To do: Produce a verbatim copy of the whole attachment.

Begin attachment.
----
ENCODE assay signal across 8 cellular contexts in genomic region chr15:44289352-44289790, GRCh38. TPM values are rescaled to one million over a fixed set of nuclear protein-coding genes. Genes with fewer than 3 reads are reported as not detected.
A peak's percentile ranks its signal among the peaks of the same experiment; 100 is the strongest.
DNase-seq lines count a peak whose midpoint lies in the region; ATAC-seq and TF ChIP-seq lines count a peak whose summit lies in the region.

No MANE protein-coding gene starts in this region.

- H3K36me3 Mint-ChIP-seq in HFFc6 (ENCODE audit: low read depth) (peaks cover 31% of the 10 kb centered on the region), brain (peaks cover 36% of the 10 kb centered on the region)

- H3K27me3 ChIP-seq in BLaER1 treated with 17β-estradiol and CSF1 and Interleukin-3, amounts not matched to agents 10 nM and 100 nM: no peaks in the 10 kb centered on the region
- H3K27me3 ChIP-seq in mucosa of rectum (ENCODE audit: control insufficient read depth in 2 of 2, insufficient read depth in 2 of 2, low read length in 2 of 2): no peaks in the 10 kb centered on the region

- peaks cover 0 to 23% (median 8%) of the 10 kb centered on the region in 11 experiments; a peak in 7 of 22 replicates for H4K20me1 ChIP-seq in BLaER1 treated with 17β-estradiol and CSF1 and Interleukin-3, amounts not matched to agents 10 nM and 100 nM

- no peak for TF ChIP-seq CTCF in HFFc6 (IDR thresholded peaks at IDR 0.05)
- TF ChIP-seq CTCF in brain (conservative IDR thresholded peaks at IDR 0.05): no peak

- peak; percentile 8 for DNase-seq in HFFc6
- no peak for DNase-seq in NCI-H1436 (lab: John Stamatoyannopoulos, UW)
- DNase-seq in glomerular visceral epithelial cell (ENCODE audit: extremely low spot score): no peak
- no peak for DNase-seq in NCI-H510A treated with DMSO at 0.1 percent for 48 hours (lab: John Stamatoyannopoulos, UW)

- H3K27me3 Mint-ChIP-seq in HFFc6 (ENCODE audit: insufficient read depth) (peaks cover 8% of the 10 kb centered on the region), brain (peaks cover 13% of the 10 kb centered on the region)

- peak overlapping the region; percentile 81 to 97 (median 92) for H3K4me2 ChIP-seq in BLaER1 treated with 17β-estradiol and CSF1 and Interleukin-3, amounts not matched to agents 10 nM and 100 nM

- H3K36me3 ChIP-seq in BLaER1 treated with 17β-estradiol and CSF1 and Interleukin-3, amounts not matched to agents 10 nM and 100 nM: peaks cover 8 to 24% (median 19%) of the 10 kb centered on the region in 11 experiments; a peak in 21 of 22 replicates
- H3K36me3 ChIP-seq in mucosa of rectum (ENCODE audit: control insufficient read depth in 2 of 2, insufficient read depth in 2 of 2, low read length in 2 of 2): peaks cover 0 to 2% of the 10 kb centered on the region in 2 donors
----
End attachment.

ENCODE assay signal across 8 cellular contexts in genomic region chr15:44289352-44289790, GRCh38. TPM values are rescaled to one million over a fixed set of nuclear protein-coding genes. Genes with fewer than 3 reads are reported as not detected.
A peak's percentile ranks its signal among the peaks of the same experiment; 100 is the strongest.
DNase-seq lines count a peak whose midpoint lies in the region; ATAC-seq and TF ChIP-seq lines count a peak whose summit lies in the region.

No MANE protein-coding gene starts in this region.

- H3K36me3 Mint-ChIP-seq in HFFc6 (ENCODE audit: low read depth) (peaks cover 31% of the 10 kb centered on the region), brain (peaks cover 36% of the 10 kb centered on the region)

- H3K27me3 ChIP-seq in BLaER1 treated with 17β-estradiol and CSF1 and Interleukin-3, amounts not matched to agents 10 nM and 100 nM: no peaks in the 10 kb centered on the region
- H3K27me3 ChIP-seq in mucosa of rectum (ENCODE audit: control insufficient read depth in 2 of 2, insufficient read depth in 2 of 2, low read length in 2 of 2): no peaks in the 10 kb centered on the region

- peaks cover 0 to 23% (median 8%) of the 10 kb centered on the region in 11 experiments; a peak in 7 of 22 replicates for H4K20me1 ChIP-seq in BLaER1 treated with 17β-estradiol and CSF1 and Interleukin-3, amounts not matched to agents 10 nM and 100 nM

- no peak for TF ChIP-seq CTCF in HFFc6 (IDR thresholded peaks at IDR 0.05)
- TF ChIP-seq CTCF in brain (conservative IDR thresholded peaks at IDR 0.05): no peak

- peak; percentile 8 for DNase-seq in HFFc6
- no peak for DNase-seq in NCI-H1436 (lab: John Stamatoyannopoulos, UW)
- DNase-seq in glomerular visceral epithelial cell (ENCODE audit: extremely low spot score): no peak
- no peak for DNase-seq in NCI-H510A treated with DMSO at 0.1 percent for 48 hours (lab: John Stamatoyannopoulos, UW)

- H3K27me3 Mint-ChIP-seq in HFFc6 (ENCODE audit: insufficient read depth) (peaks cover 8% of the 10 kb centered on the region), brain (peaks cover 13% of the 10 kb centered on the region)

- peak overlapping the region; percentile 81 to 97 (median 92) for H3K4me2 ChIP-seq in BLaER1 treated with 17β-estradiol and CSF1 and Interleukin-3, amounts not matched to agents 10 nM and 100 nM

- H3K36me3 ChIP-seq in BLaER1 treated with 17β-estradiol and CSF1 and Interleukin-3, amounts not matched to agents 10 nM and 100 nM: peaks cover 8 to 24% (median 19%) of the 10 kb centered on the region in 11 experiments; a peak in 21 of 22 replicates
- H3K36me3 ChIP-seq in mucosa of rectum (ENCODE audit: control insufficient read depth in 2 of 2, insufficient read depth in 2 of 2, low read length in 2 of 2): peaks cover 0 to 2% of the 10 kb centered on the region in 2 donors